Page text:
Arrival *** out of 4 stars
starring Amy Adams, Jeremy Renner, Forest Whitaker
directed by Denis Villeneuve
From 2009’s Polytechnique to last year’s much-admired Sicario, Quebec-born director Denis Villeneuve has managed to create a cinematic-style that ranks him as one of the most excitingly-imaginitive and daring directors out there today. Despite that however, I really wasn’t super-stoked to see his latest film Arrival, which at the surface just seemed like another alien-invasion story, with the obvious outcome of people losing their shit when other-worldly beings randomly appear, or arrive, if you will. Thankfully, I was caught somewhere in the middle after seeing a screening of it last night. Besides having some the presumed sci-fi cliches, and a one-dimensional supporting-cast (Jeremy Renner underplays and stands out), Arrival is a brain-warping art-film epic about language, communication, and time, how it can form us as a universe…or even take us apart. How’s that for timely?
With the help of dreamy cinematography by Bradford Young, the film’s plot cast you right into the wild-blue, starting with supposed flash-backs of Louise (a never-better Amy Adams) speaking to her infant daughter Hannah in their beach-front home, moving to other shots of Hannah as she grows to a certain age, before eventually we see Louise losing her to cancer as a teenager. Alternating time, we then go to Louise, who’s basically a linguistic-genuis, as she goes in to teach a small class of distracted college-kids. There, news reports drop the bomb that huge other-wordly vessels having taken position at 11 different areas around the globe. Just in the nick of time, Louise is then approached by Colonel Weber (Forest Whitaker, making the most of a typical role) and the rest of the military, asking her to go into the Montana-set vessel to help establish communication with the visitors, along with the help of science-extraordinare Ian (Renner). The scenes of the crew going into the gravity-free ship are a visual-doozy, where in “sessions” they learn how to converse with these hand-like, tentacled creatures, or “heptapods”, through a metaphorical glass wall, the exchanges consisting of written words and the two heptapods making whale-like sounds and spurting circular ink splotches, which signal different words in one. The alien’s are hilariously nicknamed Abbott and Costello by Ian, and it’s established quickly they are not here to cause danger.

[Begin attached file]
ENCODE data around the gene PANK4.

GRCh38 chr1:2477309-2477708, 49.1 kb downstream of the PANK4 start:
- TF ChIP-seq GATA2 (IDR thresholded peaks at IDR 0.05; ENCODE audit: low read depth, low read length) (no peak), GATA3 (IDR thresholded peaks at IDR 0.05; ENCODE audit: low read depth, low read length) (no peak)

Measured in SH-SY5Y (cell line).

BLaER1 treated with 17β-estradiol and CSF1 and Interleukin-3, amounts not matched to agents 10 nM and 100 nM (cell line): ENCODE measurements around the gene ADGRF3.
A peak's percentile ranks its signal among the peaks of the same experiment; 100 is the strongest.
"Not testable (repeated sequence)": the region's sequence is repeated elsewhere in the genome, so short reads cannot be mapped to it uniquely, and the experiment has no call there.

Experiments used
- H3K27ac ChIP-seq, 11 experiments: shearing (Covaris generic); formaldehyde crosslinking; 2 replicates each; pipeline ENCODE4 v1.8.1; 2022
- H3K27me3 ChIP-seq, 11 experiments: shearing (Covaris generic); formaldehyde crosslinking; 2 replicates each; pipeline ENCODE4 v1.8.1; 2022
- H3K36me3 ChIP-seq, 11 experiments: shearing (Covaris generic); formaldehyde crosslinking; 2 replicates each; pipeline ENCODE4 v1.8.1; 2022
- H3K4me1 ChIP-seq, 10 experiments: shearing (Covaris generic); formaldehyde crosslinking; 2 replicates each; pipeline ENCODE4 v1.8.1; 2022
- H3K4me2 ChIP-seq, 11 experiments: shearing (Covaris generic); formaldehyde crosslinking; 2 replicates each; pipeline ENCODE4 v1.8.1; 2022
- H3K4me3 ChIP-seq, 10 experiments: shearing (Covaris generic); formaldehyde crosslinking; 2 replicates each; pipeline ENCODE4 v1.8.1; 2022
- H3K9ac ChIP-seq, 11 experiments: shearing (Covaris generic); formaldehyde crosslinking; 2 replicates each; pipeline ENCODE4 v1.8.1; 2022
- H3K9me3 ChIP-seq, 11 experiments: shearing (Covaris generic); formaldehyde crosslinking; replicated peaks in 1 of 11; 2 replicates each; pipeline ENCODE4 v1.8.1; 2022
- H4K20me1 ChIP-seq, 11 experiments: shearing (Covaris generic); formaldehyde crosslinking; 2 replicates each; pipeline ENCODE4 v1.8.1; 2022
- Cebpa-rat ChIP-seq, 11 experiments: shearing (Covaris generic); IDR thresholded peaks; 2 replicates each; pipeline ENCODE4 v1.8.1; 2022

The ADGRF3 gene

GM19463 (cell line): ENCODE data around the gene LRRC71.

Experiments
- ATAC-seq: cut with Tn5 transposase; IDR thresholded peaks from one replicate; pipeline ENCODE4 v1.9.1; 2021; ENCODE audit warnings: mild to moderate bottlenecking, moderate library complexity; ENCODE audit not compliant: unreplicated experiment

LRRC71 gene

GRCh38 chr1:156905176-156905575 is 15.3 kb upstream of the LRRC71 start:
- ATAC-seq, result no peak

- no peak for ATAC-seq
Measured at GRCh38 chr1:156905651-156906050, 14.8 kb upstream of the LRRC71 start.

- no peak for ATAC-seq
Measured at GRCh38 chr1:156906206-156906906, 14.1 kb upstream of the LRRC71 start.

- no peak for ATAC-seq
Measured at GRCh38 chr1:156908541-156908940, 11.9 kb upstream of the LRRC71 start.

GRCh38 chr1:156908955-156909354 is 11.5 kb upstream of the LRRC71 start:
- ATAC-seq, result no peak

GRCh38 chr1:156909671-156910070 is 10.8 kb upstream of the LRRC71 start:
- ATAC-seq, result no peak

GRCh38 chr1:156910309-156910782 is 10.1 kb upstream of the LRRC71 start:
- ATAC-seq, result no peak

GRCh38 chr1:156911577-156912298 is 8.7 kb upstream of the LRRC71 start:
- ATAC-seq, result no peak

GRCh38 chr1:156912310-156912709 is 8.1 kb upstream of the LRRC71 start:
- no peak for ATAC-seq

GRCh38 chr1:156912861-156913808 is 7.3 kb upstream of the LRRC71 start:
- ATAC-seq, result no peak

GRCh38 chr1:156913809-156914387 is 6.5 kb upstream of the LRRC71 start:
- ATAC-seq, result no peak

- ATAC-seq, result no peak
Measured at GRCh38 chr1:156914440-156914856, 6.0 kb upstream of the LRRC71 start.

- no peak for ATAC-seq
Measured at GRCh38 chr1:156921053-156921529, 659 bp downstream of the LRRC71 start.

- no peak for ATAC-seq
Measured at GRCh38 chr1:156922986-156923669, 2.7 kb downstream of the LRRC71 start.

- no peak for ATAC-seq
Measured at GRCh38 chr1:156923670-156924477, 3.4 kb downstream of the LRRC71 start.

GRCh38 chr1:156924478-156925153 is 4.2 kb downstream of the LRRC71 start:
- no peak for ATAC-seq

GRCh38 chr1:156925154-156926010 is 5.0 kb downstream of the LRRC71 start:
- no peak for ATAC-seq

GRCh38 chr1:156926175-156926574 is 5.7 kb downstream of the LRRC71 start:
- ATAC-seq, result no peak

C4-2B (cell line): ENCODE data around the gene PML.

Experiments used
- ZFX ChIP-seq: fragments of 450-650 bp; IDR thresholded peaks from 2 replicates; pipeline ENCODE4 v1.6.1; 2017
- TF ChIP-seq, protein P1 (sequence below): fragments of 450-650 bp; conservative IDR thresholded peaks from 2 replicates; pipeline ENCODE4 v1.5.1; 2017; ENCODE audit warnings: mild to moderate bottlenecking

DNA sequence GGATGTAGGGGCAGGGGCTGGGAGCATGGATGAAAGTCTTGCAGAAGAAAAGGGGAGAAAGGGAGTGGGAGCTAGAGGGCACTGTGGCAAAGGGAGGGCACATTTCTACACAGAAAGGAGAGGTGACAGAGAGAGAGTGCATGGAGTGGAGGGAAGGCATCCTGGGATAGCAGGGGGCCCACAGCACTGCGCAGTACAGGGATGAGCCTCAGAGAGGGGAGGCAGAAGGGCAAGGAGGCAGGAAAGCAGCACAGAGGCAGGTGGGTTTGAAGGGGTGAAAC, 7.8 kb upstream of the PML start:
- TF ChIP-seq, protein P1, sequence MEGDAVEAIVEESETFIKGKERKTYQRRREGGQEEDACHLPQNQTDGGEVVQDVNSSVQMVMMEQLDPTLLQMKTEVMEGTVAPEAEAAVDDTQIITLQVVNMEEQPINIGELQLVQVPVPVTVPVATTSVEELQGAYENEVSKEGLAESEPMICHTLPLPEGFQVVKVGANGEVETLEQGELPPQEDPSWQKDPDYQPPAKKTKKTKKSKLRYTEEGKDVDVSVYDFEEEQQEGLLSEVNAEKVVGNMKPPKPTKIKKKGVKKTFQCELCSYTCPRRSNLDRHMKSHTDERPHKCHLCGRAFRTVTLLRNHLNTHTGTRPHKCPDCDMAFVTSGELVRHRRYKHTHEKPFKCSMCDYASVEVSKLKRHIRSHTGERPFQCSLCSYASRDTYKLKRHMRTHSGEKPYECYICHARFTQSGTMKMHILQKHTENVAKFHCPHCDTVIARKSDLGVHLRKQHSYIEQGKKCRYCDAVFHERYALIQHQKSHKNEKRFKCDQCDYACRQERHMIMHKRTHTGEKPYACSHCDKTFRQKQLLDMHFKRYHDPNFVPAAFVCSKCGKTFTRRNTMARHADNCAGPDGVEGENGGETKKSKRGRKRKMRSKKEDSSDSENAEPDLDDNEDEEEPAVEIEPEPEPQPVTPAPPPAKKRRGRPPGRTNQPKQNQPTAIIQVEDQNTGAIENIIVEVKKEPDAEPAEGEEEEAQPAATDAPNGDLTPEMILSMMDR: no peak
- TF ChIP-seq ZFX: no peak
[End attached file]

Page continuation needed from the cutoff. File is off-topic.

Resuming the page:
From there, Villeneuve’s film then takes it’s own path, making it a Close-Encounters of a different kind. As they continue their study at the Montana-sight, key memories are juxtaposed of Louise and her daughter, building mystery within the film as we find out about the absence of Hannah’s father, and perhaps the real purpose why the visitors are here. Of course, one big message about the film is how we can’t handle anything we don’t understand. It’s Louise and Ian who come at it with open arms, Louise later communicating with no barrier and no need for translation. But when the word “weapon” comes into play, it’s obvious that all hell will break loose. As the different countries cut communication with each other and the Earth starts to unravel, the mystery of it all almost becomes too much, only right before the film’s sudden twist-ending, which has the power to stay in your head and trip you out for days, filling you with a feeling of hope and imagination. It’s a surreal approach that’s greatly done even with missing-pieces, and is very similar to Villeneuve’s work in his highly-underated Enemy.
There’s no doubt this is mostly a one-actor show for Amy Adams, who takes on a narrative that could have been utterly-ridiculous, and instead makes it into something whole and unforgettable, even Oscar-worthy. It’s a tribute to the skills of Adams as an actor and Villeneuve as a visionary that makes Arrival soar. Through his typical steady-pacing and engulfing land-scape shots, and Adams’ best and most heartful performance to date, they make it into a smart sci-fi-mystery film unlike anything else, for which has the power to move you to tears, or even annoy the hell out of you. But no way will you not be knocked sideways.